Heat stress in cattle – Know the warning signs!
Cattle heat stress, Managing and reducing livestock heat stress
Recent summer temperatures combined with high dew points can cause significant heat stress to cattle. Heat stress is magnified with high temperatures overnight. The combination of high day and night time temperatures prevents cattle from cooling. Three days of these conditions can result in elevated heat stress levels. Here are some simple tips to make sure your cattle stay comfortable:
Avoid handling, transporting, moving, or processing cattle. If cattle must be handled, work in the early in the morning hours using low stress handling techniques.
Provide additional water. For cattle on pasture, provide additional water supply, especially if they only have access to one tank in the pastures. Check water sources frequently for problems and provide additional tank capacity as water intake increases.
Observe cattle for abnormal behavior. Problems often occur during stressful events. Watch cattle movement, location and behavior for indications of problems. Have a back-up plan ready if power or water systems fail.
Provide shade. During heat stress days, shade is critical especially for dark-haired, fleshy, young and older cattle. Shade can easily be provided by allowing access to pasture with trees or providing access to open buildings.
Provide adequate ventilation. If cattle are being fed and housed in an enclosed barn or building, use fans to move air out or through the building or open sides of the barn or provide access to an outside pen or pasture with shade. Using sprinklers in this situation will potentially intensify the problem and create more humidity without proper air movement to remove it from the building.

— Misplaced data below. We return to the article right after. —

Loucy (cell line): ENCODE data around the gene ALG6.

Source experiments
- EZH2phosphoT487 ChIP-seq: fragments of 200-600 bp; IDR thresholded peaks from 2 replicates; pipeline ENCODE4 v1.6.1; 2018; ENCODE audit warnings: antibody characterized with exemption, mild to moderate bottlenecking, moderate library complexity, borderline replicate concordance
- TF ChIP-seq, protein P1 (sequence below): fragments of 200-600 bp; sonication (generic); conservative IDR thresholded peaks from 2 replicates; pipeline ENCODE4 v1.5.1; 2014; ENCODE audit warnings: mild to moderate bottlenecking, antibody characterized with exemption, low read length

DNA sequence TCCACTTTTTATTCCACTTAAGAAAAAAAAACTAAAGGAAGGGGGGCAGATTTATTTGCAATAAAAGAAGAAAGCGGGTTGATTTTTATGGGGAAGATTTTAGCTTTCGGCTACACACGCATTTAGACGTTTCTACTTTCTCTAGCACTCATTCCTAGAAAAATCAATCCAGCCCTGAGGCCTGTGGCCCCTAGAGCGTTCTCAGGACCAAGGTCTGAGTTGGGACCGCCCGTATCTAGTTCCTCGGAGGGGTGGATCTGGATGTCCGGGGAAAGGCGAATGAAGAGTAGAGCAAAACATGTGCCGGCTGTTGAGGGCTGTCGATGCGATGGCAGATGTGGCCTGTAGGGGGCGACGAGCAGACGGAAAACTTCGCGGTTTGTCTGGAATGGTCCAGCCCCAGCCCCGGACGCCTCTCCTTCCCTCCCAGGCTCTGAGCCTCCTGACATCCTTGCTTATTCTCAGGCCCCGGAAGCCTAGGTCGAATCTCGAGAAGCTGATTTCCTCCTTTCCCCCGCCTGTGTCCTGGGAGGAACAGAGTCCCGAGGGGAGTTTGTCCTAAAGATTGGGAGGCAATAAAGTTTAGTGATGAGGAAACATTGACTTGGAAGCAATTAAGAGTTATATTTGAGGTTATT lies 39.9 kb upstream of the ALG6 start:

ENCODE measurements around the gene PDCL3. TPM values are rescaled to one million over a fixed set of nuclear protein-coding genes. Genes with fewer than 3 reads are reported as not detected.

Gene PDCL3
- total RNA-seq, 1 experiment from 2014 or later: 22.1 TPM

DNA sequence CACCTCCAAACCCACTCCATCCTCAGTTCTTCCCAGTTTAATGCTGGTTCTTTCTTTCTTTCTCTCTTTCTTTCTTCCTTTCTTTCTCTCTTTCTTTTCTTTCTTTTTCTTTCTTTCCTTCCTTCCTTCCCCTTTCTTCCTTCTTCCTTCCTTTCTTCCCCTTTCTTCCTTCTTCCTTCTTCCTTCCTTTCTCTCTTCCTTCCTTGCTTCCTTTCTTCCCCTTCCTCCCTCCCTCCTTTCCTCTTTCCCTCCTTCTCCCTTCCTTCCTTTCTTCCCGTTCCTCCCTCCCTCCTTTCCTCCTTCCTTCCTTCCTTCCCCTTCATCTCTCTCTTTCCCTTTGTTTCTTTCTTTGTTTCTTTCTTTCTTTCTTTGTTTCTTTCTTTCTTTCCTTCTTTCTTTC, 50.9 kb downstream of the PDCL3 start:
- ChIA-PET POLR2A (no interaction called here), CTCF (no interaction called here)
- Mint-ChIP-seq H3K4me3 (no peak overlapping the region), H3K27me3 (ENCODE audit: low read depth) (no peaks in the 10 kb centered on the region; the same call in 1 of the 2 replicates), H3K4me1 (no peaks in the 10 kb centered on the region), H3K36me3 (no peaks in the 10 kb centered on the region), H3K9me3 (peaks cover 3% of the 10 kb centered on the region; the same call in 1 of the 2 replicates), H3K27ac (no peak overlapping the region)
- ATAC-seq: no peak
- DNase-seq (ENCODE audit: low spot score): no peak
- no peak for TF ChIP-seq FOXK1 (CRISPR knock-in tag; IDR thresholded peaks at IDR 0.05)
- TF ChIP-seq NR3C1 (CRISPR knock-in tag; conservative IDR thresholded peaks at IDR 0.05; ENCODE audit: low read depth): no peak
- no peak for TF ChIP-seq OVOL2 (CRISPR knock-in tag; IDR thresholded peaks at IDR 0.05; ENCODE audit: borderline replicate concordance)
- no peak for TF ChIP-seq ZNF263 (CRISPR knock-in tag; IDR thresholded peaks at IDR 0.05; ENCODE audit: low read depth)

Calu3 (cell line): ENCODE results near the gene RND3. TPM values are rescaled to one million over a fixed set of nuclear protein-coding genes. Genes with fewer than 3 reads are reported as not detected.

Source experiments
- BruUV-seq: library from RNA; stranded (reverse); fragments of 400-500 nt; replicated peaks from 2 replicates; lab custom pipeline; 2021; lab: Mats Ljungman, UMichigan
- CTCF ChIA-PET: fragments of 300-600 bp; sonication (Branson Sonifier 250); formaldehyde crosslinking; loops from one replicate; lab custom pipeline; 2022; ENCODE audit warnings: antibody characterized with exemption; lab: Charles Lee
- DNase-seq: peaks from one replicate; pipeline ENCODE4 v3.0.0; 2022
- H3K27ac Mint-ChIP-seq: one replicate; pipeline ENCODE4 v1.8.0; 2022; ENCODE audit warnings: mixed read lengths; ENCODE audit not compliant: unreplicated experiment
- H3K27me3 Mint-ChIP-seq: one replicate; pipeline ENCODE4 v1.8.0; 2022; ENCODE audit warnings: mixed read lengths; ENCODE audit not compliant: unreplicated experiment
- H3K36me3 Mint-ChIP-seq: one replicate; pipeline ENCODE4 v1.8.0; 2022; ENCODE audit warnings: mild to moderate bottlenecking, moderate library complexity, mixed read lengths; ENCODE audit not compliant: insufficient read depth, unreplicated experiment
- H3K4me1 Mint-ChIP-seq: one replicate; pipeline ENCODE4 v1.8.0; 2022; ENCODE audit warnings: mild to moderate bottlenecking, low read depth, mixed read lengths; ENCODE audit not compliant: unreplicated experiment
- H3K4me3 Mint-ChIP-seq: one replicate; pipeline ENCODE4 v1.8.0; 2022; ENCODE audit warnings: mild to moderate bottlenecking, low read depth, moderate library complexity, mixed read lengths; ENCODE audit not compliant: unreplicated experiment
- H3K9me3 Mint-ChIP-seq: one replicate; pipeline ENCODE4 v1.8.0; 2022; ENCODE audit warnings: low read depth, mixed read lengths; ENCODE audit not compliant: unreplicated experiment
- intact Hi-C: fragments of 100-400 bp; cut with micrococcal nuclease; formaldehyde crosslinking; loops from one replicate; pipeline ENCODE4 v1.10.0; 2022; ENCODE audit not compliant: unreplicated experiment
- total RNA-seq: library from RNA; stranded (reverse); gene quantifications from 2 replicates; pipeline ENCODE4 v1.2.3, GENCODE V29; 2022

The first sign of heat stress is increased breathing followed by open mouth breathing (panting), and slobbering. As the heat stress becomes severe, cattle will tremble and lose coordination. If they go down, they most likely will not recover. When first signs of heat stress are observed, minimize the stress immediately with the tips above. Early intervention is the key to survival, especially providing intervention in the evening when cattle are trying to dissipate heat from day.
Also be aware that heat could have implications which may not be seen immediately. If you are in breeding season with your cow herd, heat stress could result in greater losses in the first few weeks after conception. For bulls preparing for breeding season, the high temperatures could impact semen quality 2 to 4+ weeks later, resulting in lower conception rates a month after the heat stress event. These are additional reasons to keep your cow herd cool during times of high heat index weather.
For more management resources, including heat stress prediction maps, are available online from the US Meat Animal Research Center.
For additional cattle management resources, visit the MSU Beef Team website at http://beefteam.msu.edu/
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